Adolphe ADAM (1803-1856) Giselle, ballet in two Acts (1841) [97:56]
Tasmanian Symphony Orchestra/Nicolette Fraillon
rec. February & October 2013, January & February 2015, Federation Concert Hall, Hobart, Tasmania ABC CLASSICS 481 1710 [2 CDs: 49:02 + 48:54 + 14:15
Over the past few years I've watched and reviewed a succession of DVDs of staged performances of Giselle. Meanwhile, however, hardly any CD accounts of just the music have come my way.
Such an imbalance in favour of DVDs over CDs isn't, however, typical of the way in which ballet recordings are made available to consumers these days. There are, for instance, just a handful of danced performances of Stravinsky's The Rite of Spring on DVD - but buyers can choose between dozens of recorded music-only accounts of its masterly score. Have, therefore, the recording industry's experts come to the conclusion that Giselle's appeal is primarily visual? That its score is, by implication, hardly worth listening to in its own right? Or that, at the very least, the music is simply not very popular?
It's certainly true that there's a sizeable body of music lovers who, influenced, perhaps, by the ubiquity of Tchaikovsky's three scores, seem to consider that "real" ballet began with that composer's revolutionary reinvention of the form. By introducing a more sophisticated, complex, "symphonic" style that utilised the full resources and colours of the late 19th century orchestra - while simultaneously bringing into play his supreme melodic gifts - he proved expertly able to manipulate the full range of his audience's emotions. After listening to Swan Lake, Sleeping Beauty or The Nutcracker, many listeners find earlier ballet scores small beer: relatively unsophisticated, ephemeral and unworthy of much serious consideration.
And they are certainly not alone. Professional critics too have sometimes been positively damning about Adam's music. Mark Carroll's useful booklet notes for this release remind us, for instance, that the first edition of Grove's Dictionary of Music and Musicians dismissed Giselle's melodies as "frequently trivial to the point of absolute vulgarity". And while that opinion was expressed as far back as 1889, it was only a couple of years ago that one Internet critic of a CD recording could memorably describe some elements of the score as "droopy" and having the impact of weak tea.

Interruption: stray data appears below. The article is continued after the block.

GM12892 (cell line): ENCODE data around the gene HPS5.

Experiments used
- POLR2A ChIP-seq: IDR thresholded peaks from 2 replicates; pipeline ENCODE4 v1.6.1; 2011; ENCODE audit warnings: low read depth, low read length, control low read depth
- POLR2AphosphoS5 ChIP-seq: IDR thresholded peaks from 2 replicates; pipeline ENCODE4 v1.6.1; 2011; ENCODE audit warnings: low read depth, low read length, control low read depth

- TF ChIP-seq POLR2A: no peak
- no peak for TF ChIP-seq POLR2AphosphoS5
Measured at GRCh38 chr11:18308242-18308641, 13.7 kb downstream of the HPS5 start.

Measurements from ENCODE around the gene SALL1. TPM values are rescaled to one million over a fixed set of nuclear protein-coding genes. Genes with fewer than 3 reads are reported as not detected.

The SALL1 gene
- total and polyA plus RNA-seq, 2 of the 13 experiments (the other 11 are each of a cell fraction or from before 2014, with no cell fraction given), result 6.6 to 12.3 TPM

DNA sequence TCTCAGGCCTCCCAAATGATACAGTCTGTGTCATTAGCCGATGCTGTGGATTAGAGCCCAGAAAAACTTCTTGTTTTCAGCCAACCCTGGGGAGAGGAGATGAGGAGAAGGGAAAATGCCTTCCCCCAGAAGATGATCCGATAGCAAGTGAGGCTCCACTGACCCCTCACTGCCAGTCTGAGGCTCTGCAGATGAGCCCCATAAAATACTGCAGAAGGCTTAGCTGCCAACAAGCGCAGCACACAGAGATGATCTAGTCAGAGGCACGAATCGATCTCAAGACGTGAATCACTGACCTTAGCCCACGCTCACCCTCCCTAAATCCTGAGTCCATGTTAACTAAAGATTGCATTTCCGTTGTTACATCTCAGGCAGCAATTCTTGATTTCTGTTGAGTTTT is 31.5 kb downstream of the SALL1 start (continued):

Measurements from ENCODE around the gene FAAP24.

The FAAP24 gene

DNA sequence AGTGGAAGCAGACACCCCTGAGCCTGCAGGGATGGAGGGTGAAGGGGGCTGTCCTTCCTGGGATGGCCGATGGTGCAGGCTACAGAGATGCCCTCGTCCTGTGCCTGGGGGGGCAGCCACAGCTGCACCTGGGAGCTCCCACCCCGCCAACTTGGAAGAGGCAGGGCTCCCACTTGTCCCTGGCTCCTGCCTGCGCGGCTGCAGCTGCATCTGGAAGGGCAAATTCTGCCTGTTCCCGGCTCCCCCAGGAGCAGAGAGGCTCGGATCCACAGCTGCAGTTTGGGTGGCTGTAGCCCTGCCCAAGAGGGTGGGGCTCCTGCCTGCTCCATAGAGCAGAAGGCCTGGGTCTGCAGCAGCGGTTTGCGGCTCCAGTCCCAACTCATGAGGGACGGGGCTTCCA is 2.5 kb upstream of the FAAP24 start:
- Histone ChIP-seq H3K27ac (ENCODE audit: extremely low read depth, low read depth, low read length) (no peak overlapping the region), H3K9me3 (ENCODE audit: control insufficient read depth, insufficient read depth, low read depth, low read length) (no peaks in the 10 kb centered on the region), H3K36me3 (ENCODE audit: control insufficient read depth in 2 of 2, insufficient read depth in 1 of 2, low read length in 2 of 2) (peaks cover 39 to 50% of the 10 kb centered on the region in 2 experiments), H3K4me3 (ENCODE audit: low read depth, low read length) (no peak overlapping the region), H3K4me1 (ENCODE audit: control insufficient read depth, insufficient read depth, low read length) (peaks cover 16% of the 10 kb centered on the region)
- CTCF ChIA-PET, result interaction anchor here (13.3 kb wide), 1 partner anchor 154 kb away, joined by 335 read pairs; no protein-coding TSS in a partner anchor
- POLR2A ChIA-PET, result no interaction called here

Even when others have offered more rounded judgments, they have sometimes been pretty qualified in their praise. Thus, while the pioneering dance commentator and historian Cyril W. Beaumont thought highly enough of Giselle to devote a well-regarded monograph to it, he still considered that its appeal owed less to Adam's score per se than to, firstly, a compelling storyline that, if well acted, can be genuinely affecting and, secondly, the charm and beauty of its traditional choreography - especially that in the second Act. He thought that the music was only noteworthy because of its practicality in relation to the on-stage action. "By no stretch of the imagination", he wrote, "can [it]... be called great music, but it cannot be denied that it is admirably suited to its purpose. It is danceable, and it has colour and mood attuned to the various dramatic situations. Again, since ballet is a composite art, it is not altogether fair to consider music apart from the dancing with which it is intended it shall be fused, for only in actual performance can the worth of a musical score - as ballet music - be assessed at its full value" (Cyril W. Beaumont The ballet called Giselle [London, 1944] p. 56).
Exactly that same dichotomy was more recently highlighted by Robert Greskovic when he observed that "Many people fairly deplore Adolphe Adam's music for Giselle... The ballet's admirers remind us, however, how alive and substantive the music becomes when heard, as it was intended, alongside the dancing" (Robert Greskovic Ballet: a Complete Guide [London, 2000] p. 300).